“We’ve been playing guitar for a long time, and the two of us do certain things that are part of our styles now. Mark is more into changing his gear up, and fuzz boxes, than I am.”

Arm: “Over the pandemic I was like, ‘Fuck, I’m bored; I’m gonna get more pedals!’ But my board will always have an MXR Distortion M104, a DOD Overdrive 250 preamp and a few others. For a long time, I only had a few pedals until EarthQuaker Devices reached out, and I got to use some new stuff for my board.”

But the classic pedals still define your sound most, right?

Arm: “Yeah. The MXR and the DOD stuff check a lot of boxes for me. I see many people with these giant pedalboards and it’s not necessary. I’m so sick of people with these big, huge pedalboards – you can’t even tell what they’re doing.”

Wikipedia would have us believe that Steve is the lead and Mark is the rhythm. It’s not so clear-cut, is it?

Turner: “I think of myself as a rhythm guitarist who also does leads. And Mark is more of a painter in that he fills the spaces between the riffs. That’s really what Mark is so good at.

“I’ve tried to get better at guitar by doing more than just mirroring what Mark does or what the guys on bass did. I try to come up with a counterpoint. Otherwise, there’s no point in having two guitarists.”

Arm: “I try to sneak around and give the song what I think it needs, and my parts flow through that approach – especially my leads. But I guess there have been times when I’ve planned out. There’s a song like that on the new record called Human Stock Capital that I can’t replicate now.”

Can you pick a song from Plastic Eternity that best represents who you’ve evolved into as guitarists? 

Turner: “Let me see if I can remember the song titles! I think Plastic Eternity is a fairly diverse record. We’re not like the Ramones where it’s repetitive, but there are things that we don’t want to get too far away from.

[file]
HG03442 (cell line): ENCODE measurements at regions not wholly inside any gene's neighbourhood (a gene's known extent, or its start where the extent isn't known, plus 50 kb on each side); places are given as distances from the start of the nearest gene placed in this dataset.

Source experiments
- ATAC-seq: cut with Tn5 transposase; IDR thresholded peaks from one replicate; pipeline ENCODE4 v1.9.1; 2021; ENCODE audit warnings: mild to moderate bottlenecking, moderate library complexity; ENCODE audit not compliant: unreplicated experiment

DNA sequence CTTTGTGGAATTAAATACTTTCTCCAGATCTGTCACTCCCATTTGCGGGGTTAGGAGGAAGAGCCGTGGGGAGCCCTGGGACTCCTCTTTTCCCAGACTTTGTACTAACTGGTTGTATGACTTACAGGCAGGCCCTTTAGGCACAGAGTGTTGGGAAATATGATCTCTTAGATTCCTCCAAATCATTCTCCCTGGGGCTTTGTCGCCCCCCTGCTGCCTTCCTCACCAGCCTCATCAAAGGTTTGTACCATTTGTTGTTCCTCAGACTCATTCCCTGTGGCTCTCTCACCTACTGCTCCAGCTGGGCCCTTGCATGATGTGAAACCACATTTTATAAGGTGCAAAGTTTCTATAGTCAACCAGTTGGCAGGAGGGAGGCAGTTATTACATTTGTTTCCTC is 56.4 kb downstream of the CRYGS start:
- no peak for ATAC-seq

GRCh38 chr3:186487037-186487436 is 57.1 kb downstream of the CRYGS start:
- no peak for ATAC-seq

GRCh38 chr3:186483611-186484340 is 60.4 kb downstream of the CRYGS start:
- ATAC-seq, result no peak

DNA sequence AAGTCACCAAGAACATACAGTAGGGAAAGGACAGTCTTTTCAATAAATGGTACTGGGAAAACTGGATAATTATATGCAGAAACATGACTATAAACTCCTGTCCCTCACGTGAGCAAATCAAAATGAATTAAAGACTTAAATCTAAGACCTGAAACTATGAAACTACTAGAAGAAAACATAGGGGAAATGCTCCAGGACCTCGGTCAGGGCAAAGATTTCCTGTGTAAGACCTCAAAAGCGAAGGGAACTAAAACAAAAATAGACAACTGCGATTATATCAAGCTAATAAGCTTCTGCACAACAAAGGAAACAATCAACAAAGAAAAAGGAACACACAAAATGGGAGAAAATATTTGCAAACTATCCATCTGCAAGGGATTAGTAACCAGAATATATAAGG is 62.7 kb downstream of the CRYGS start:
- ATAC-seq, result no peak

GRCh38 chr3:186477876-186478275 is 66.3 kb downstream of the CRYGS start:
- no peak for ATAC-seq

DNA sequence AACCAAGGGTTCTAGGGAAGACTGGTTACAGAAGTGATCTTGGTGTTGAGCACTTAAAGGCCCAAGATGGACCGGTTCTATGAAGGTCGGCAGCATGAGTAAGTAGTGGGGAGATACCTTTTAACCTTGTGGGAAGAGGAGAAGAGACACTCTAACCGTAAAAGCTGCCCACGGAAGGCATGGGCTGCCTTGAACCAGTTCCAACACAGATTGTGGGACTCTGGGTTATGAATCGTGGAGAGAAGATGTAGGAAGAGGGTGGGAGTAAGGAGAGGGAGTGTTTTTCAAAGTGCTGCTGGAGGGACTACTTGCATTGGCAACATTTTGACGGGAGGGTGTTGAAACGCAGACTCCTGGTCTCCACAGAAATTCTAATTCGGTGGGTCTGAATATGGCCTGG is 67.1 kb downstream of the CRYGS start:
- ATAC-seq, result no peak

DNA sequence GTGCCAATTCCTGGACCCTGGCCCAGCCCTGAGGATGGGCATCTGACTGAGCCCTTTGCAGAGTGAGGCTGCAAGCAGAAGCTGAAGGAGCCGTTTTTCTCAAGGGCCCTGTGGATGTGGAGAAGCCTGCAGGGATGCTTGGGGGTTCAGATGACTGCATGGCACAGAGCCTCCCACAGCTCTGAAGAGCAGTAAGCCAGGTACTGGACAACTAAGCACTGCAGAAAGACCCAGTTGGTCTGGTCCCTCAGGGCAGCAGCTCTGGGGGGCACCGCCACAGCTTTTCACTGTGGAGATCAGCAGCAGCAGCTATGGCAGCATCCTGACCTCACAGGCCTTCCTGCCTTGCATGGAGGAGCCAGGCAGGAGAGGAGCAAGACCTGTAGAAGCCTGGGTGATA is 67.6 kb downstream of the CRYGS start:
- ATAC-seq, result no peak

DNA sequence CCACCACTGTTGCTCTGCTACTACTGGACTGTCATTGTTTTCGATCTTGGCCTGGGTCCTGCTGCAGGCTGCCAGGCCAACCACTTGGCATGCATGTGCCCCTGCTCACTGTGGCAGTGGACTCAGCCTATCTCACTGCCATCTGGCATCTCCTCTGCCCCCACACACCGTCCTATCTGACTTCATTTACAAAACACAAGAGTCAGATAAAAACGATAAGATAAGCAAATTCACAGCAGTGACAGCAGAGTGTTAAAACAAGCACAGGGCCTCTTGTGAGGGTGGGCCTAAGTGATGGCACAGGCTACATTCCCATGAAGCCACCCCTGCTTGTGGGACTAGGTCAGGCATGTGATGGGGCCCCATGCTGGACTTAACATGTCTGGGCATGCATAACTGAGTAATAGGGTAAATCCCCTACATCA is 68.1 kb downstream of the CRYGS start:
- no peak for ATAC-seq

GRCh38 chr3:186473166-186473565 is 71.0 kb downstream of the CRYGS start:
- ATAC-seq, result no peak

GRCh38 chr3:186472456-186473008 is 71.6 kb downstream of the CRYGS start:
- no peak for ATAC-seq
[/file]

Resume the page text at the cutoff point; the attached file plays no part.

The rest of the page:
“I enjoyed Little Dogs because that was one of Dan’s songs, and trying to get in his head and play guitar was a fun and unique challenge.”

Arm: “I also need to look at the song titles! Tom Herman’s Hermits is pretty cool. I play this little floating feedback thing for a bit, and then while doing it, the verse has this rhythmic thing toward the end of the song. And then everyone jumps in for the chorus, and we’re all playing together.”

Turner: “I like that one too. I’m playing totally fuzzed-out guitar on one string for the whole song, which is very on-brand! It’s a loud song that keeps getting louder, distorted, and fuzzier – as it should!”

Do you each have a favorite song to play live?

Turner: ”A favorite of mine is Suck You Dry, and I love playing Touch Me I’m Sick. I’m happy with the old classics, and during the last tour, we had a great group of songs to play. There are songs from the old days that we need to play unless we’re sick of them, which happens occasionally.”

Arm: “Maybe In ’n Out of Grace, because we get to go nuts during the solo. It doesn’t matter what I play there – I can get lost. Not too lost, just lost enough where we can keep it on track. But still as lost as possible.”

Which of Mudhoney’s records would you choose as a high point?

Turner: “As far as guitars go, I’d say all of them! But it’s not up to me to judge. I don’t know if our music is important. But as a harmless historian, I’d go with Superfuzz Bigmuff as a high point. And I like the new record, too.